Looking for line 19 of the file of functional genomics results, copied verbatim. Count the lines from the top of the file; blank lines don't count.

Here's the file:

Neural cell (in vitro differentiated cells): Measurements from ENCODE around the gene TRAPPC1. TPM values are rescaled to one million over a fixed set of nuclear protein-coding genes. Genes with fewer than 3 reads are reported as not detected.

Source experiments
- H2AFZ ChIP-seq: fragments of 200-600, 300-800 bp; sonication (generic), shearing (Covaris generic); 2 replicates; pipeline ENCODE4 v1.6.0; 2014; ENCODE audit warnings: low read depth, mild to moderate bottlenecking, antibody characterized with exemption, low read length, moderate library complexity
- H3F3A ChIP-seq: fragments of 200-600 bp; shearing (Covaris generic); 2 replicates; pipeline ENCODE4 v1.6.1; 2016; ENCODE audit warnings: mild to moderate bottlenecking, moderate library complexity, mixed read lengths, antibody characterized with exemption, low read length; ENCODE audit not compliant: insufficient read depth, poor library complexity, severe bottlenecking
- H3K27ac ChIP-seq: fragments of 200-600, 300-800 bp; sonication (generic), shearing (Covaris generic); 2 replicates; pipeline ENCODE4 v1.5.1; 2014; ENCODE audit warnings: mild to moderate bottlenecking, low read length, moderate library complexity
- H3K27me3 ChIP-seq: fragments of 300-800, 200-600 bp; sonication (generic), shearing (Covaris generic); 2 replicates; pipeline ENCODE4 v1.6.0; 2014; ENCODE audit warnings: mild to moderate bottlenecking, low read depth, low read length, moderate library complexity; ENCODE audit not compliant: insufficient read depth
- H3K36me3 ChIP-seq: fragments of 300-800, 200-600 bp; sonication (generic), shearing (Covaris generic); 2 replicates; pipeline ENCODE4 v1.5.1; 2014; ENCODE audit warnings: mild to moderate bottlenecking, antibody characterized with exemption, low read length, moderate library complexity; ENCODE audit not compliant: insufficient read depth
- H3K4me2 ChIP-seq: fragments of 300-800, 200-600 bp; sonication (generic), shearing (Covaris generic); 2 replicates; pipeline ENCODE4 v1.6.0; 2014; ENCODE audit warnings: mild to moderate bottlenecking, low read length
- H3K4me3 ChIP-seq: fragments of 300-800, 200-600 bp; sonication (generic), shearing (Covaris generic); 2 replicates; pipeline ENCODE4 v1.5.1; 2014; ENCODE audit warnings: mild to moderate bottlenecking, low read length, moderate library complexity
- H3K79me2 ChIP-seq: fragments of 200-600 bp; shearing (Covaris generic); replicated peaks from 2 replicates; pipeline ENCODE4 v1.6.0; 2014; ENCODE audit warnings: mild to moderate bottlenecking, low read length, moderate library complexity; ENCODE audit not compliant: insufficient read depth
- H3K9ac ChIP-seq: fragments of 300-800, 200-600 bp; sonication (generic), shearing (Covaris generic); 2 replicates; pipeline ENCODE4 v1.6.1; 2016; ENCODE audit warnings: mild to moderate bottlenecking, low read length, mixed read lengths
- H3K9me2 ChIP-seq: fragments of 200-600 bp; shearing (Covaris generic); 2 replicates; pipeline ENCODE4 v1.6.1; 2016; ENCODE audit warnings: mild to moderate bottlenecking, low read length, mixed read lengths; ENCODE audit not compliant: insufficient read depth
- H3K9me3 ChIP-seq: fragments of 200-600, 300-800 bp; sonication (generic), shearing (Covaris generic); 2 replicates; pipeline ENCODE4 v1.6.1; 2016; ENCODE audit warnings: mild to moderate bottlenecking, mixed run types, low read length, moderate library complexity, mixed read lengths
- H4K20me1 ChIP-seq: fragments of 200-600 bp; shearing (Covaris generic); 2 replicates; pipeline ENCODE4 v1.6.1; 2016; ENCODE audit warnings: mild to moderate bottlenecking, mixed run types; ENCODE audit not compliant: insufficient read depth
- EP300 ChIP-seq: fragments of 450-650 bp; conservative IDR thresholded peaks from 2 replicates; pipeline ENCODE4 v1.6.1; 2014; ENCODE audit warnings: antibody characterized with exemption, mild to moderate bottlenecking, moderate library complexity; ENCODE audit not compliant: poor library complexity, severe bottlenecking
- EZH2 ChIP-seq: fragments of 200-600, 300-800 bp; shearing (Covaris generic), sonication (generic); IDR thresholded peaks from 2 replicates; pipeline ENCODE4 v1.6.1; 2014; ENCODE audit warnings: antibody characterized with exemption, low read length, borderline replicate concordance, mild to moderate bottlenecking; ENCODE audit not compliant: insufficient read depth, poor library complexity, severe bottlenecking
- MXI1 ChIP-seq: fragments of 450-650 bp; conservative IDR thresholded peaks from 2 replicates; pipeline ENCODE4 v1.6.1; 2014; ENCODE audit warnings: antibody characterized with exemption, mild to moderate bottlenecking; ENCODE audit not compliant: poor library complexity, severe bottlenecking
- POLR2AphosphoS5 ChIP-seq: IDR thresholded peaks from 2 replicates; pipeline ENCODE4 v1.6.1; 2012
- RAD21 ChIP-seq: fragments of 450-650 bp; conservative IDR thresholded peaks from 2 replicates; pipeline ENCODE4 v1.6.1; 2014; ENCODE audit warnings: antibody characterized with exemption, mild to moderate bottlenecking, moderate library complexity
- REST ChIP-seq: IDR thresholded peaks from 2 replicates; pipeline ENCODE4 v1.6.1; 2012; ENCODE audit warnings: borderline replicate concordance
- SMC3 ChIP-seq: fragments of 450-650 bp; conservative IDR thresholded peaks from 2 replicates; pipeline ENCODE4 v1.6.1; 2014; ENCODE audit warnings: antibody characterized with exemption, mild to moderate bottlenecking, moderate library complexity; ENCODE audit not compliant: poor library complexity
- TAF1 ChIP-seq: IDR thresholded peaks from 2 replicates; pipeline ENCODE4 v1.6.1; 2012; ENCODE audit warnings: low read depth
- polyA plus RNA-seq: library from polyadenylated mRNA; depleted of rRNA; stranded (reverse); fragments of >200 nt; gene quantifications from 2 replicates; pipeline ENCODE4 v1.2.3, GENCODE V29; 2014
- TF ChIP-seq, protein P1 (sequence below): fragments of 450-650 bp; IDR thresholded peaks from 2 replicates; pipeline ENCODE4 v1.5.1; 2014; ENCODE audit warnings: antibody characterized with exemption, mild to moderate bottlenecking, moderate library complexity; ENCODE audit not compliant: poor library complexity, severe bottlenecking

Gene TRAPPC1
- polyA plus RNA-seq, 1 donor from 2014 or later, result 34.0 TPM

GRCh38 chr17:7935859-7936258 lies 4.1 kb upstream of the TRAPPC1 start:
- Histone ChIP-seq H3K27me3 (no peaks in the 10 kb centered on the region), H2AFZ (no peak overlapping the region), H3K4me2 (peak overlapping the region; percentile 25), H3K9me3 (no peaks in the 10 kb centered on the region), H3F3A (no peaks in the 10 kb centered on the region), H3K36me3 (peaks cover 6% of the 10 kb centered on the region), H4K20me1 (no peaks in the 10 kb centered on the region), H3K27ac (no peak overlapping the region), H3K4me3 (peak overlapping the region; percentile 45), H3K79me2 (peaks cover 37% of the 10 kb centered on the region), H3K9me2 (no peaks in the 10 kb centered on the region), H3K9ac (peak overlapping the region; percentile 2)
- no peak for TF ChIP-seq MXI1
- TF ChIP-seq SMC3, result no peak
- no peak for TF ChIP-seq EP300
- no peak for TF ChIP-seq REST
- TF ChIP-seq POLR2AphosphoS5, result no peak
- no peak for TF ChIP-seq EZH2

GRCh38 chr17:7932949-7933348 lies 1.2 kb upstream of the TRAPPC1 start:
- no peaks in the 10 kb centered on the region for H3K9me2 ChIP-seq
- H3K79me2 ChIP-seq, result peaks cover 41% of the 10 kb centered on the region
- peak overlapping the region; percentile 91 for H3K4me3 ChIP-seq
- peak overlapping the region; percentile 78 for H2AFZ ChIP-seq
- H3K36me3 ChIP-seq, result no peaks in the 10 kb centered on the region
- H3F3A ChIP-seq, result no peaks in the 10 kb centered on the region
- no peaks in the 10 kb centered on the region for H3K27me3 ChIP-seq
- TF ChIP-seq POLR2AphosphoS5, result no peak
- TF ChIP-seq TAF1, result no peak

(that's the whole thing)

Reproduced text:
- RAD21 ChIP-seq: fragments of 450-650 bp; conservative IDR thresholded peaks from 2 replicates; pipeline ENCODE4 v1.6.1; 2014; ENCODE audit warnings: antibody characterized with exemption, mild to moderate bottlenecking, moderate library complexity